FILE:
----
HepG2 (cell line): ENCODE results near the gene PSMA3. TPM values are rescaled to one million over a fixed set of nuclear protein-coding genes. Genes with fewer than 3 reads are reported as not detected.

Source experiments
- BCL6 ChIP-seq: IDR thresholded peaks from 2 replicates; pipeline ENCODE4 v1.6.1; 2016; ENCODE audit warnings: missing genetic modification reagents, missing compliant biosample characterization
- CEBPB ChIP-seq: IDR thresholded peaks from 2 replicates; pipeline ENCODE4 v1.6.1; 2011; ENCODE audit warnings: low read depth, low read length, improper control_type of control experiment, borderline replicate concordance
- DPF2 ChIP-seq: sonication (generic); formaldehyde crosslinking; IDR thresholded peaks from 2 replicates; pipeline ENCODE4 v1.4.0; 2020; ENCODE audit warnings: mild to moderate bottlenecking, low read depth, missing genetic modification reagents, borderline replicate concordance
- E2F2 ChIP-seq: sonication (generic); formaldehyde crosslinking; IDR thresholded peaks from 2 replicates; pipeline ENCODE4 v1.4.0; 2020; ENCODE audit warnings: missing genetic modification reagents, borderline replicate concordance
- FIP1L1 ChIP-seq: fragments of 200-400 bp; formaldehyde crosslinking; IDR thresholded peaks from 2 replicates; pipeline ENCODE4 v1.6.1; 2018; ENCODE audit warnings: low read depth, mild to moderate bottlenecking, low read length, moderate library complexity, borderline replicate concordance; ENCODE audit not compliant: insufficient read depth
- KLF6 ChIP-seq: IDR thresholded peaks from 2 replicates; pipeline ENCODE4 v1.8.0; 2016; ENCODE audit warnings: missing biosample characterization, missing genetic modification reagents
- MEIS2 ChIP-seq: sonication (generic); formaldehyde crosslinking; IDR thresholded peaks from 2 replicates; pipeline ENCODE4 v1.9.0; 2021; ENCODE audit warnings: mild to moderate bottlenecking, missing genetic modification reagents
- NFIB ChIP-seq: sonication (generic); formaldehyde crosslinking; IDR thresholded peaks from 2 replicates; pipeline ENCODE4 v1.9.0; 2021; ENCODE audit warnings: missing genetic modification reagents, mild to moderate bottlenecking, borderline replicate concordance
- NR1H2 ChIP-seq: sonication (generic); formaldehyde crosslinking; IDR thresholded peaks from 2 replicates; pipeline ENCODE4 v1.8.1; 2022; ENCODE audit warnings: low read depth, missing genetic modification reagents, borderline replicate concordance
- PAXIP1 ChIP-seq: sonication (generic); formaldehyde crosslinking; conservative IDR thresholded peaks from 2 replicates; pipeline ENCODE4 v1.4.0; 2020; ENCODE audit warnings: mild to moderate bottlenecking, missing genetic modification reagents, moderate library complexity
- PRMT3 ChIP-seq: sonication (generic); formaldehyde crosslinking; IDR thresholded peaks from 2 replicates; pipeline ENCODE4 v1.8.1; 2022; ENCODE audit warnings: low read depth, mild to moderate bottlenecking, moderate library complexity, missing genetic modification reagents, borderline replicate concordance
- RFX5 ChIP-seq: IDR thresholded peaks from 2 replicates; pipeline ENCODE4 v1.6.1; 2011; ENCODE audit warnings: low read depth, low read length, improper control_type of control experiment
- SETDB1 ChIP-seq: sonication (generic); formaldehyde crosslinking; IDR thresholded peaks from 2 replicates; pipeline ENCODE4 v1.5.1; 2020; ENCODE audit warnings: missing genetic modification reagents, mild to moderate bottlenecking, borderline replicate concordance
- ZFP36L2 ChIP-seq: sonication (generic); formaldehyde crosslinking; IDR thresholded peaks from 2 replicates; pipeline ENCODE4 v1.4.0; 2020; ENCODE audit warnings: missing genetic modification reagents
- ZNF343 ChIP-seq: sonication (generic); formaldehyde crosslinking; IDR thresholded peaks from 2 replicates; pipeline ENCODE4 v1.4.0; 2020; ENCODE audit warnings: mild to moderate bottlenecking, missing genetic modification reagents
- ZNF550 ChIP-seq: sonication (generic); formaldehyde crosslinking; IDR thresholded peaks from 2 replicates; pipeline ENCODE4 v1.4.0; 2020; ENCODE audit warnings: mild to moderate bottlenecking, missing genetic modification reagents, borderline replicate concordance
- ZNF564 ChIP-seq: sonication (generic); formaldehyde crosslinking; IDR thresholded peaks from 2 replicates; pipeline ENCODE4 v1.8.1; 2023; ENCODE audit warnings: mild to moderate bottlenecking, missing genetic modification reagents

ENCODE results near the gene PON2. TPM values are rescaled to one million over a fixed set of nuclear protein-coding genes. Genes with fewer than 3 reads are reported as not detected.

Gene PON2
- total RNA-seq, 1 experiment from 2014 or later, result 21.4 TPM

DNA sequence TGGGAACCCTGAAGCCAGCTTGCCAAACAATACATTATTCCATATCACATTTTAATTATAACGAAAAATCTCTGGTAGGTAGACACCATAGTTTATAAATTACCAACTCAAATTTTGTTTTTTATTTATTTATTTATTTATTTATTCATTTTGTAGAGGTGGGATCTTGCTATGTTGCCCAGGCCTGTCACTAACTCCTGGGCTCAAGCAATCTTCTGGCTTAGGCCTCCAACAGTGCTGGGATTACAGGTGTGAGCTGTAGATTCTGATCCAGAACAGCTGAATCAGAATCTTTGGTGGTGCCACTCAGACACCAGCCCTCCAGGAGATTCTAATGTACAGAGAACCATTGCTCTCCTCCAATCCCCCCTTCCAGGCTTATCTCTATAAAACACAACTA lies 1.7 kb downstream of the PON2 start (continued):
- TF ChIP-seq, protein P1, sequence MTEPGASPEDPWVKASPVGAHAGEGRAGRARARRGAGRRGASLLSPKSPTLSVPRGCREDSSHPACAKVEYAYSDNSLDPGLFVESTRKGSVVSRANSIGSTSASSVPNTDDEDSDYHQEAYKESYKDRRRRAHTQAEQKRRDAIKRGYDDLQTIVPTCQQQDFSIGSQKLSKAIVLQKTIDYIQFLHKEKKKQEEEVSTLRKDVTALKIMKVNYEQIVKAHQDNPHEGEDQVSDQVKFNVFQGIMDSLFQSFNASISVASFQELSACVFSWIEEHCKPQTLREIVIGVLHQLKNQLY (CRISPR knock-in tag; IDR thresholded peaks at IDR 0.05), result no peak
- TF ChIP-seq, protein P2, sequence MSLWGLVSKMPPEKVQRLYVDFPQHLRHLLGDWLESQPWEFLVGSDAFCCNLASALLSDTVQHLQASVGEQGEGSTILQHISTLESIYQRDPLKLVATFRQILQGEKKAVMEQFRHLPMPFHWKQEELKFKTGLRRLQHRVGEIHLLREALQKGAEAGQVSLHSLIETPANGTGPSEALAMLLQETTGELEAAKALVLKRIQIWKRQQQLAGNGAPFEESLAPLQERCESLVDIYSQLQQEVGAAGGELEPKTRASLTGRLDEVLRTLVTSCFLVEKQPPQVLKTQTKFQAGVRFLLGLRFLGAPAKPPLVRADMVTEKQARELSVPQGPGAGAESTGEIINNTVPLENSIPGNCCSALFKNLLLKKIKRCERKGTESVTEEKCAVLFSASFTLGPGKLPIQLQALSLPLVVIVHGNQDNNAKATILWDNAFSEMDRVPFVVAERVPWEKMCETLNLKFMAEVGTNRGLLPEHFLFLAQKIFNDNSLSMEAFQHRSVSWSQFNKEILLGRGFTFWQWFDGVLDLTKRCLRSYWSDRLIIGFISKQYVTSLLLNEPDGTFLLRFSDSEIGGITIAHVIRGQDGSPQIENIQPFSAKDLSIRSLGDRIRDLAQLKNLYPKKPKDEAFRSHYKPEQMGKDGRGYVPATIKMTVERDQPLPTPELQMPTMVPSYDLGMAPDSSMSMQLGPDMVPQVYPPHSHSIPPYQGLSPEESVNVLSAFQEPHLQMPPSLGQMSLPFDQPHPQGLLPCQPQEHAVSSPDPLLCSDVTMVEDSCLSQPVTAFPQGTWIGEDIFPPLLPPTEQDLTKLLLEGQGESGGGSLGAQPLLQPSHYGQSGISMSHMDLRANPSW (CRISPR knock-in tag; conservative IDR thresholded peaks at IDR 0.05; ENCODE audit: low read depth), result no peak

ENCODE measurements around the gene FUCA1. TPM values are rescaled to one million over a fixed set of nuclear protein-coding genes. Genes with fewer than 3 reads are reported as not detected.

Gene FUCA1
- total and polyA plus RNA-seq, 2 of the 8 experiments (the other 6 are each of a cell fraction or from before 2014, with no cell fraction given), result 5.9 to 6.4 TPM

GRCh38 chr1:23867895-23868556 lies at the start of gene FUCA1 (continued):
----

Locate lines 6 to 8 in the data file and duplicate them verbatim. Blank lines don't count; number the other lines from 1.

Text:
- E2F2 ChIP-seq: sonication (generic); formaldehyde crosslinking; IDR thresholded peaks from 2 replicates; pipeline ENCODE4 v1.4.0; 2020; ENCODE audit warnings: missing genetic modification reagents, borderline replicate concordance
- FIP1L1 ChIP-seq: fragments of 200-400 bp; formaldehyde crosslinking; IDR thresholded peaks from 2 replicates; pipeline ENCODE4 v1.6.1; 2018; ENCODE audit warnings: low read depth, mild to moderate bottlenecking, low read length, moderate library complexity, borderline replicate concordance; ENCODE audit not compliant: insufficient read depth
- KLF6 ChIP-seq: IDR thresholded peaks from 2 replicates; pipeline ENCODE4 v1.8.0; 2016; ENCODE audit warnings: missing biosample characterization, missing genetic modification reagents